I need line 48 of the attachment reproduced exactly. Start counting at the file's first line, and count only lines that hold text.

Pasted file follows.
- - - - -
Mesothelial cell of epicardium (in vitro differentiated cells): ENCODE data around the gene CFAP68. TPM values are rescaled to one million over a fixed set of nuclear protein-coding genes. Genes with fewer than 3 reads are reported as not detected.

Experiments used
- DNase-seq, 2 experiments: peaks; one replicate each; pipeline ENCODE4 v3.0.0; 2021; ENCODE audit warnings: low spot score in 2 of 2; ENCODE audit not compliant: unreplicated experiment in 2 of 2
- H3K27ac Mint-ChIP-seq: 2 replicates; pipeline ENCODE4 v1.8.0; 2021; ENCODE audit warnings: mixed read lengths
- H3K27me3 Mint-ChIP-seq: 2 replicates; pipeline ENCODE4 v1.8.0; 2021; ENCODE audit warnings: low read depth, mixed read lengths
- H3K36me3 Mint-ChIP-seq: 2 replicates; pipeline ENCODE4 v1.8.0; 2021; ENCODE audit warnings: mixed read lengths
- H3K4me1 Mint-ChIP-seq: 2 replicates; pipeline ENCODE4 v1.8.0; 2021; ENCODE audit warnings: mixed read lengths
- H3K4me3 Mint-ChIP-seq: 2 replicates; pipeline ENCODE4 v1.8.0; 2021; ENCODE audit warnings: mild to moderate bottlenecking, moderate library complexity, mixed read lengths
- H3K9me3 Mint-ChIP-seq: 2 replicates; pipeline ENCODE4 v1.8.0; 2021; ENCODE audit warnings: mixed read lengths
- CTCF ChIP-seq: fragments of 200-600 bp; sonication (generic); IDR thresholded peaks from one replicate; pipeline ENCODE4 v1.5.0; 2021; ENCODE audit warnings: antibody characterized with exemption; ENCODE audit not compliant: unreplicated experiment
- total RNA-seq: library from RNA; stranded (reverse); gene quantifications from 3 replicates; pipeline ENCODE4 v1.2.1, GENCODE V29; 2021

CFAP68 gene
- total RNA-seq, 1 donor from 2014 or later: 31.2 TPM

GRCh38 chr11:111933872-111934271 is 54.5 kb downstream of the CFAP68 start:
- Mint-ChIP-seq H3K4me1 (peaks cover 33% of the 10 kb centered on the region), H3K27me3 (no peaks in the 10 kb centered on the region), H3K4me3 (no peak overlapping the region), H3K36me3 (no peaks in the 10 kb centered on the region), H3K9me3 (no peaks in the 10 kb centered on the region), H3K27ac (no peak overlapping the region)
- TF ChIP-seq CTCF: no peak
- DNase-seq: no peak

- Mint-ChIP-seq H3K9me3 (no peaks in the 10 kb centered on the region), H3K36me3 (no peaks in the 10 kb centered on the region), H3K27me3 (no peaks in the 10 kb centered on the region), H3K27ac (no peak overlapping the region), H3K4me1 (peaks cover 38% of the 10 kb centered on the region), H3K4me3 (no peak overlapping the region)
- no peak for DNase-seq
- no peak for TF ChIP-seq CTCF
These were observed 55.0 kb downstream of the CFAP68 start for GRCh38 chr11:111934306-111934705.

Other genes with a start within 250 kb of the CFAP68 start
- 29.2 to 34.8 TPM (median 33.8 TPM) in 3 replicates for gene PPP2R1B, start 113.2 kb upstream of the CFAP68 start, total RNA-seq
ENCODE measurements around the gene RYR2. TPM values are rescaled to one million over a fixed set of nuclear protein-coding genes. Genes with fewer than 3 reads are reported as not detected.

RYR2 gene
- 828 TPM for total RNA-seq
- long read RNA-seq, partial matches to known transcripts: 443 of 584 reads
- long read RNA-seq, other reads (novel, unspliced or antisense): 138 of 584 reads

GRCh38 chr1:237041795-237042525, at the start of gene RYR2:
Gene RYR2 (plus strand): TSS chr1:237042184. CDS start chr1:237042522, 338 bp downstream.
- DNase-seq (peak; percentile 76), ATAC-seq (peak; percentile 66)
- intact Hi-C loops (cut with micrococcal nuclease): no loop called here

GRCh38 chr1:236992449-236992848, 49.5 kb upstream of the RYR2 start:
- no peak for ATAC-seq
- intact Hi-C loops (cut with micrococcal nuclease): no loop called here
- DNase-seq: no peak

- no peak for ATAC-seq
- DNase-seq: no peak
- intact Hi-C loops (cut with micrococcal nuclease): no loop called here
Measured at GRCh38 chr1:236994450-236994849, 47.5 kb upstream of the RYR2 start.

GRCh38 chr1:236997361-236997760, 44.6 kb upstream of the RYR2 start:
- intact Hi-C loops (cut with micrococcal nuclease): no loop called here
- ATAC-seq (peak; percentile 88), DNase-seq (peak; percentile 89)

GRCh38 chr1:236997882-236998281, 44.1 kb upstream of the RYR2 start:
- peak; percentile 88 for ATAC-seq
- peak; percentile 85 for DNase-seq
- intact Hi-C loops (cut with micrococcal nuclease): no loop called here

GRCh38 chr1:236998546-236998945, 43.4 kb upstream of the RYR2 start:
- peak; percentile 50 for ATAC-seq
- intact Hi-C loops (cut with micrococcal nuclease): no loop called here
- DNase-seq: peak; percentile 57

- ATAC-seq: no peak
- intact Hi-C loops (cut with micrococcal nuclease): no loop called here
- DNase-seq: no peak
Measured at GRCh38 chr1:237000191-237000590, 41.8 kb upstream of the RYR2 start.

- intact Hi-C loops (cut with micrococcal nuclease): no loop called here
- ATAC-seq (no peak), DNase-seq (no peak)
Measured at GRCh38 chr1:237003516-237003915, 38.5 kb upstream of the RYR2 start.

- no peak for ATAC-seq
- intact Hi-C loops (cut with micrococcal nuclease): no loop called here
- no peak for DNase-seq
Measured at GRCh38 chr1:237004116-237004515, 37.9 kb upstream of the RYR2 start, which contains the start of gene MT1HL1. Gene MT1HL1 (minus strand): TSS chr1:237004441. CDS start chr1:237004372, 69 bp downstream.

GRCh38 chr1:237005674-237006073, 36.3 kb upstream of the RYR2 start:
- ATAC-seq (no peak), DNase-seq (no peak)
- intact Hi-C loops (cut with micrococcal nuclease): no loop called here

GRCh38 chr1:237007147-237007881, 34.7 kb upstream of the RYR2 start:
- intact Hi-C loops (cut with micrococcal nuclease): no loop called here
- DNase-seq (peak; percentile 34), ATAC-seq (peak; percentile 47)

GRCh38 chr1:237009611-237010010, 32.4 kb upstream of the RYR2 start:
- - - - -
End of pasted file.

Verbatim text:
GRCh38 chr1:236998546-236998945, 43.4 kb upstream of the RYR2 start: